"It's just kind of how baseball is, I guess," Swisher said with a shrug. "You run into those rough patches and then you hit those hot spells. Somebody told me once a long time ago that we ride our hot streaks. That's pretty much how you get your numbers, because this game, guys are so good nowadays."
Heading into Friday's game with Minnesota, Swisher had launched four home runs in 45 at-bats across his past 10 games, during which he posted a .511 slugging percentage. The switch-hitting first baseman's previous four home runs came within a period of 58 games, in which he had an uncharacteristically low .312 slugging percentage in 218 at-bats.
On the year, Swisher is hitting .243 with 15 homers, 20 doubles and 43 RBIs in 111 games.
Throughout this season, Swisher has dealt with a right shoulder issue that has come and gone. He has been forced to do constant maintenance and rehab with the injury, which will likely persist to some extent until season's end. The shoulder has been doing better lately -- to the point where manager Terry Francona has used him as a part-time right fielder again.
"He's been pretty diligent about doing his shoulder program and everything," Francona said. "I think the fact that he can go to the outfield proves that. He's been taking pretty big swings. I jut think that when he forces pitchers to be in the zone, he's going to do some damage."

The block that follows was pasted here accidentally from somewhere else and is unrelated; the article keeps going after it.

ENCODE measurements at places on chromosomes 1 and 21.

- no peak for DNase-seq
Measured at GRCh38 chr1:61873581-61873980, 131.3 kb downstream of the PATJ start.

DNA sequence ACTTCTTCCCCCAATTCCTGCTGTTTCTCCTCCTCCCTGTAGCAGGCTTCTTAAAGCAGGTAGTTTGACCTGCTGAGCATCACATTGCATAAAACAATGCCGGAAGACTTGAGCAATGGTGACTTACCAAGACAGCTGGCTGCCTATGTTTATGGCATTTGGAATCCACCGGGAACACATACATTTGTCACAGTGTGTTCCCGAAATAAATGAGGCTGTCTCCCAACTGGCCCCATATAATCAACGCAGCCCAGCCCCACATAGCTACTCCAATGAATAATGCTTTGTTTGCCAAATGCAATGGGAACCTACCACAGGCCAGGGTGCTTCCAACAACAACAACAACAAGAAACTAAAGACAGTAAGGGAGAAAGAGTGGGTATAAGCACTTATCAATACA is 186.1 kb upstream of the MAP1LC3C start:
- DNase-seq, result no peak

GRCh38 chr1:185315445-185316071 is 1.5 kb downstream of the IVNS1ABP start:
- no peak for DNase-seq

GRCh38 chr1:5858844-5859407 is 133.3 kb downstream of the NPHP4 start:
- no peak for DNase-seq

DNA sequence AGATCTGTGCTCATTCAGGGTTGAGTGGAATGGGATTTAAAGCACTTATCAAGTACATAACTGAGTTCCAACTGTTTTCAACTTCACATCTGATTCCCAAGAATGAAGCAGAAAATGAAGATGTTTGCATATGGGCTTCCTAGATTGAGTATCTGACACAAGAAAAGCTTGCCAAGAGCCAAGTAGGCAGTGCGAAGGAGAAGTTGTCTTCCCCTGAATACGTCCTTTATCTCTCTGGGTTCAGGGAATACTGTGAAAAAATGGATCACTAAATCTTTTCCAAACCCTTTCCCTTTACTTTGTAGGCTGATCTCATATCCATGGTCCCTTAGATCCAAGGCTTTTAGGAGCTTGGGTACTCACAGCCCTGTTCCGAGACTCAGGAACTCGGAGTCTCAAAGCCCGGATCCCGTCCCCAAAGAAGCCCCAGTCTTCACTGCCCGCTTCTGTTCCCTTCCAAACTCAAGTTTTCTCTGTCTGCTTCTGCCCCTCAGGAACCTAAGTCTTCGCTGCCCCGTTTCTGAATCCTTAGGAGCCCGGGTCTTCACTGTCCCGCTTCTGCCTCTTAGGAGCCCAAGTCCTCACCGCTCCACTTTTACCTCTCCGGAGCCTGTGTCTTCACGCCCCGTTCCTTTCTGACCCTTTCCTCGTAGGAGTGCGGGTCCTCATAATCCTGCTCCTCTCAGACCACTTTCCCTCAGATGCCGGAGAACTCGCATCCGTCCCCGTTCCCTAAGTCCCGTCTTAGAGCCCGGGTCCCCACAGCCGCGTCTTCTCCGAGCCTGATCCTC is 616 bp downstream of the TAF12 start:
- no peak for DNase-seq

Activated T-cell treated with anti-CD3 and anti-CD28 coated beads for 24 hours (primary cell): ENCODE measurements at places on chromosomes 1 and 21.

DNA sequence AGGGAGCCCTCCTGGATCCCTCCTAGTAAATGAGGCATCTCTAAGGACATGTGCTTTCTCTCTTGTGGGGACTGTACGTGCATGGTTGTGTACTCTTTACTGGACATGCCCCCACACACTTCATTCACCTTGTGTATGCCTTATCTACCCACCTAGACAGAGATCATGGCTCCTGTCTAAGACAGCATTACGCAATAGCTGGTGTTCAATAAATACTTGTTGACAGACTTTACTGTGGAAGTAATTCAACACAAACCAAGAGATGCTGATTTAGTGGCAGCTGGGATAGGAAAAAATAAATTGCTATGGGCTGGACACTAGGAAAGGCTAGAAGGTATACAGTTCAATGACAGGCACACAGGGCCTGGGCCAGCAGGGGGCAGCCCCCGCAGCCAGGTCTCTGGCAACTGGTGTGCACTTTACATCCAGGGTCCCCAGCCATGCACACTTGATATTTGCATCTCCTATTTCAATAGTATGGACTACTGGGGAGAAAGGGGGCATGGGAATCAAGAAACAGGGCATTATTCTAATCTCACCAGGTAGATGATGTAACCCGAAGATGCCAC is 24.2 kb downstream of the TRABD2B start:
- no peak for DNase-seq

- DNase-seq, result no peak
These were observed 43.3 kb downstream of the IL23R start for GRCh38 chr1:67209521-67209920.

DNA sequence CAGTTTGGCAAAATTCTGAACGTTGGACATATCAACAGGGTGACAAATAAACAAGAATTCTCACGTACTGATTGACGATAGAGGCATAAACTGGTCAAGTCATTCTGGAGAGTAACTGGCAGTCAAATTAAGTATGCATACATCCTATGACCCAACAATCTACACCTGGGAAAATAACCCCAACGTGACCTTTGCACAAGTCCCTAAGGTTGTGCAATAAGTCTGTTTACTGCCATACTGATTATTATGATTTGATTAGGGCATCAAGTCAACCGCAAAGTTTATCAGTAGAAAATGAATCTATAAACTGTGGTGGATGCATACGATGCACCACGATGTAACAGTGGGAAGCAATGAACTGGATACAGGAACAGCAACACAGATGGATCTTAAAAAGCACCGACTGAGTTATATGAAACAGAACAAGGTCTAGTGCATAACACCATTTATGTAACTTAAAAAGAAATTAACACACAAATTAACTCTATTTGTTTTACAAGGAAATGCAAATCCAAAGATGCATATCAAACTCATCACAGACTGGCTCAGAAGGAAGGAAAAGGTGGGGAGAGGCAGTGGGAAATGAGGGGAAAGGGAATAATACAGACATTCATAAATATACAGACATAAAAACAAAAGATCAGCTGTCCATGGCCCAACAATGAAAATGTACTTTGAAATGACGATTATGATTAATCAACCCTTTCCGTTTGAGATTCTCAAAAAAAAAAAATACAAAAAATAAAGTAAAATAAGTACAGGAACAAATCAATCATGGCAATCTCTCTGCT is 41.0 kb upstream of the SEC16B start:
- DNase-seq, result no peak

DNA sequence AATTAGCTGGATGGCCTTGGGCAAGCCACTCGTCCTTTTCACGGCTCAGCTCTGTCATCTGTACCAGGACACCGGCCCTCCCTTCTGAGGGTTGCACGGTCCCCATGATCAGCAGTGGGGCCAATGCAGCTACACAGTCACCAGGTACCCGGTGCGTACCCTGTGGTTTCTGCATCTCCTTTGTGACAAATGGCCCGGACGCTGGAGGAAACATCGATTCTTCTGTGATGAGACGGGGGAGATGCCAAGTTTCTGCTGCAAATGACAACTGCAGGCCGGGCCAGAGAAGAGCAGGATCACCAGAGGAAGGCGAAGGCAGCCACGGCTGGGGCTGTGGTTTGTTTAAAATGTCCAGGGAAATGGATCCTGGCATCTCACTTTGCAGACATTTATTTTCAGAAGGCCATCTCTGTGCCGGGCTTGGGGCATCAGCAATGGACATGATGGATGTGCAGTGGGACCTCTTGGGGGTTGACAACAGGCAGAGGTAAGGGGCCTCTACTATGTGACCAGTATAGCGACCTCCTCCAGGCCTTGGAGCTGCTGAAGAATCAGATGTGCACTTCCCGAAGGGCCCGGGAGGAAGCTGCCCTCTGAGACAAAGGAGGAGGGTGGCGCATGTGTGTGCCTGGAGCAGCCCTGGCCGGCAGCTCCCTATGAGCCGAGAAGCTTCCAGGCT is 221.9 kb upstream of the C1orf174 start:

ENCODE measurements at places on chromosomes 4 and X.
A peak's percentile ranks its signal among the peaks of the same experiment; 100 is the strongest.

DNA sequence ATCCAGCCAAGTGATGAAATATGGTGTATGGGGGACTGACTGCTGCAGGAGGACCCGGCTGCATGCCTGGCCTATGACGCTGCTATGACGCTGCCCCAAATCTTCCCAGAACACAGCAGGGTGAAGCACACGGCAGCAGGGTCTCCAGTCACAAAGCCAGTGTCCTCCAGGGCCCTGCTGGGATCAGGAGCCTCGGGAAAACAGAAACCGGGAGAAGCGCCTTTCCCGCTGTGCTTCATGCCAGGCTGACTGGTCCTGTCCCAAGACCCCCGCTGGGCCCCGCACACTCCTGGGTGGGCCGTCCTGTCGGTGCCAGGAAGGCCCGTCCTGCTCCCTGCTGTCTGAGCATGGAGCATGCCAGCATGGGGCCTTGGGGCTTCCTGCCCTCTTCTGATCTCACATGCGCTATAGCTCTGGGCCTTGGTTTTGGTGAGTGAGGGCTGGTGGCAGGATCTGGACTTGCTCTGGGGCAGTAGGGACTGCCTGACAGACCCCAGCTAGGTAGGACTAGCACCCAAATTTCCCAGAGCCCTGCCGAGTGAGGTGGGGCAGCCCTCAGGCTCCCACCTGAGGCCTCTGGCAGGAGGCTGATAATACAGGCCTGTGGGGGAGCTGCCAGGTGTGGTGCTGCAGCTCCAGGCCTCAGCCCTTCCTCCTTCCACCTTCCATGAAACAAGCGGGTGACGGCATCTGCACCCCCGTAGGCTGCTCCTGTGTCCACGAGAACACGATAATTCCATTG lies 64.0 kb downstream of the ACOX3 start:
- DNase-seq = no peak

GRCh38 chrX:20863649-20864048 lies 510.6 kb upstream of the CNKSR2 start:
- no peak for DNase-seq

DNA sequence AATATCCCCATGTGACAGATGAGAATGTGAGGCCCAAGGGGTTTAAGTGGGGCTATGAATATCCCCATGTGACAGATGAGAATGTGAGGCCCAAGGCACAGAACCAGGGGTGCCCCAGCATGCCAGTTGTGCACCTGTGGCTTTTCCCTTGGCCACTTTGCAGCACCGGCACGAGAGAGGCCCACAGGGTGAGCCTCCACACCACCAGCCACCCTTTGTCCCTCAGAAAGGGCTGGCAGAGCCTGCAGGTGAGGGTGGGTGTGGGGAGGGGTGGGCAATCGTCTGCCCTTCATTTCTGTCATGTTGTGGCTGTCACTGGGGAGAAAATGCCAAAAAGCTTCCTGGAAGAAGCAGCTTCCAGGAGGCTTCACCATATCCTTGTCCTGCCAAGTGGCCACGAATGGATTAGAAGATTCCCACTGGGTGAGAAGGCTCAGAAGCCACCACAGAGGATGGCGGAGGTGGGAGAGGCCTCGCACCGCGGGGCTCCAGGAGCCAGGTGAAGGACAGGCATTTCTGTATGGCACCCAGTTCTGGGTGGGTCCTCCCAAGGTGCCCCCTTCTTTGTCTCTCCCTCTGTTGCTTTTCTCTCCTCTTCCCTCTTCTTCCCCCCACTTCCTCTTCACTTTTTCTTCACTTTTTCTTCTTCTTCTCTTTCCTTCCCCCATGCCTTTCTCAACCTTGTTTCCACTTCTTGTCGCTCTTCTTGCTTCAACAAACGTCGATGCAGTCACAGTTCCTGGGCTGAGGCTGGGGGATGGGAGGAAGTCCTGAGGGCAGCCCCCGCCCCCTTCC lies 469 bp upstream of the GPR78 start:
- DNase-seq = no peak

Swisher said that he is happiest that the home runs have been important to the team.
His two-run shot on Wednesday helped the Indians claim a 3-1 win over the Angels and his ninth-inning solo shot on Monday provided insurance for a 5-2 victory at Los Angeles. On Saturday, Swisher belted a solo homer to set the tone for a 7-1 win in Oakland and his two-run blast on Aug. 11 helped Cleveland ignite a six-run push en route to a 6-5 comeback win over the Halos.
"The timing of it, with us winning, they're helping us win games," Swisher said. "They're not useless home runs in the ninth inning when we're down five or up five. It seems like they mean something. For me, that means a lot. I want to come here and I want to produce some, and I want this organization to do well."
Jordan Bastian is a reporter for MLB.com. Read his blog, Major League Bastian, and follow him on Twitter @MLBastian. This story was not subject to the approval of Major League Baseball or its clubs.